“Who will prefer the jingle of jade pendants if he once has heard stone growing in a cliff?” Tao Te Ching (translated by Witter Bynner)
Today I am ruminating a little on the shamanic state of consciousness. I am realizing that I have something in common with traditional shamans. I believe that the visionary realms and spirits residing within them are real and that they have a life and their own agenda that is separate from the individual who perceives them.
I have studied Jungian psychology and therefore I am very aware that a Jungian psychologist might likely take a position that the worlds that the shamans visit are a type of dreamworld/s that exist within the unconscious minds of us all. Jungians believe in a type of collective unconscious that we all have access to. However, a cognitive scientist might postulate that these places were not discovered by the human mind but rather were created by it. The traditional shaman, however, believes that the spirits and their visionary world are real and not at all individual inventions. In fact, as well-known anthropologist and author Hank Wesselman states, “the shaman experiences the nonordinary reality of the altered state as a discreet but hidden universe, peopled by spiritual beings at various levels of development and awareness, from whom one can acquire wisdom, power and assistance.” (SPIRITWALKER)
I believe that there is much more to the universe than what exists in my mind or the mind of any other human.
In his book Spiritwalker Wesselman recalls words from a lecture by Joseph Campbell that he attended in San Francisco: “Anyone incapable of understanding these spirits as ‘gods’ tends to perceive them as ‘devils’. Those individuals who are ‘unready’ are unable to traverse the zone of magnified power and enter the nonordinary spiritual realms…and for these unworthies, the doorway is closed.”
When did the doorway open for you? What was your experience? Please answer this in your journal in beautiful detail. This will offer you insights that only you can decipher.
Sometimes dreams are dreams and sometimes dreams are doorways into other realms. I feel that since I had my shamanic release from Dr. Steven Farmer in 2006 a new doorway opened up. I became very aware of power animals and my guide, Gray Wolf, whom I had been aware of for many decades – became an even more powerful ally because of my consciousness of his presence. My willingness to acknowledge his place in my ‘ordinary reality’ rather than only my ‘nonordinary reality.’ Is that related to the magnified power of which Joseph Campbell speaks?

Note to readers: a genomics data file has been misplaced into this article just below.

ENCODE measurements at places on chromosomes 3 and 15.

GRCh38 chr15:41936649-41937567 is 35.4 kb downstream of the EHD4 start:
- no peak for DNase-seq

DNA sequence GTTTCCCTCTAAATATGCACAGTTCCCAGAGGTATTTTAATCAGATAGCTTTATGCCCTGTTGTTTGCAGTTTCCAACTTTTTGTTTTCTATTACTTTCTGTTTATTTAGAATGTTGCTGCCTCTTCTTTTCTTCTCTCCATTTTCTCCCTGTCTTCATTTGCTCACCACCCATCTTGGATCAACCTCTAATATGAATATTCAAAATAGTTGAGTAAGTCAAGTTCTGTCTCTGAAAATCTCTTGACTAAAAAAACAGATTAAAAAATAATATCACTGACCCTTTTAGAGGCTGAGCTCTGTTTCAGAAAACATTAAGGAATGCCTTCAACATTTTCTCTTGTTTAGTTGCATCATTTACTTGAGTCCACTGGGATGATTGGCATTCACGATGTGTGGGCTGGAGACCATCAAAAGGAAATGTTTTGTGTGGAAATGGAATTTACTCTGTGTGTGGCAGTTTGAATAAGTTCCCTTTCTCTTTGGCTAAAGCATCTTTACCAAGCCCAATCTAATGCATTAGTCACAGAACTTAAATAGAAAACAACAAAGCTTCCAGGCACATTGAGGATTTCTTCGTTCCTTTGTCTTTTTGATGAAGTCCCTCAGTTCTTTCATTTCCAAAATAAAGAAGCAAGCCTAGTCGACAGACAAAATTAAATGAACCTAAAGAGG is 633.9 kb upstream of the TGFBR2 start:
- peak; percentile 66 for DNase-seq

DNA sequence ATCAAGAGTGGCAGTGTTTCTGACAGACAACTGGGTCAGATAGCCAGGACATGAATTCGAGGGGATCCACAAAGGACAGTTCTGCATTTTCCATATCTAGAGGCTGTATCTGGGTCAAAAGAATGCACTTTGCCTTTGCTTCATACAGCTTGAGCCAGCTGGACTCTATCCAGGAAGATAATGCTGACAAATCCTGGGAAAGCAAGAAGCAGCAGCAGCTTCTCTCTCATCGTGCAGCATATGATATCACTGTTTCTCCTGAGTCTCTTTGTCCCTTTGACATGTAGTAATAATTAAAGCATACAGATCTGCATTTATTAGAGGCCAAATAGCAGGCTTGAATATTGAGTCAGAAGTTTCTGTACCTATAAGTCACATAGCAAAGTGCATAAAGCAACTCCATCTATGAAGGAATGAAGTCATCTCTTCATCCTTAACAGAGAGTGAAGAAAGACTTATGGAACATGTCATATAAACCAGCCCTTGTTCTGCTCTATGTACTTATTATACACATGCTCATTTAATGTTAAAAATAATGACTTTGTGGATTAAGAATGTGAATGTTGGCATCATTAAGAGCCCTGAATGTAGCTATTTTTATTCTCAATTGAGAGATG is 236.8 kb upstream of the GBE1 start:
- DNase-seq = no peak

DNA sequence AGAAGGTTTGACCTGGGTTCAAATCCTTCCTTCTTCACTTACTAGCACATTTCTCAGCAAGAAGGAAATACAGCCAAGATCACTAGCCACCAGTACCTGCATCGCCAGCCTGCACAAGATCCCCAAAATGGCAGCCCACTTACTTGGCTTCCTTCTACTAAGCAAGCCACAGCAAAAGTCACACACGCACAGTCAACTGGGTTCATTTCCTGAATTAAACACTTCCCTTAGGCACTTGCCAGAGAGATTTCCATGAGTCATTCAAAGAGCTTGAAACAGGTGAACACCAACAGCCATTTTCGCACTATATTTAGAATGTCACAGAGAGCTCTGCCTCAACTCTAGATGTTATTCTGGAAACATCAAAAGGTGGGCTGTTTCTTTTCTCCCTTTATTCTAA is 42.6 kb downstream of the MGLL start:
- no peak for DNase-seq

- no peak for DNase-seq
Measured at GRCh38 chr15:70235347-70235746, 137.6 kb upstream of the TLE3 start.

Steven Farmer studied with Western shaman Michael Harner, author of The Way of the Shaman. Wesselman took classes with him as well. In fact, Wesselman’s “carefully constructed scientific worldview” began to come apart before those studies due to a number of spontaneous altered states that were as remarkable as they were baffling. He wondered, in his darkest moments, if he was going crazy and yet the anthropologist in him enabled him to make mental notes during his altered state and then write them down later.
A true shaman is always directed by strong, altruistic motivations. Wesselman’s initial impulses he admits were to write up his own experiences as a “lucid dream” or “imaginary narrative” but he claimed his experiences as ‘real’ and began writing them up as “fieldwork” not disguising his own experiences in order to maintain scientific credibility. “So, what does one do when one is handed a plate with a slice of something quite different from what one is used to eating? Those with more conservative tastes or closed minds might send it back to the kitchen. Having always had an interest in the unusual or bizarre, however, I chose to eat it – and to analyze how it was made, and then to try to get into the kitchen for second and third helpings.” Those are the words Wesselman wrote about his shamanic journeyings a few decades ago.
Have you recently been handed a slice of something quite different? Are you going to send it back to the kitchen?
Love & Light, Monica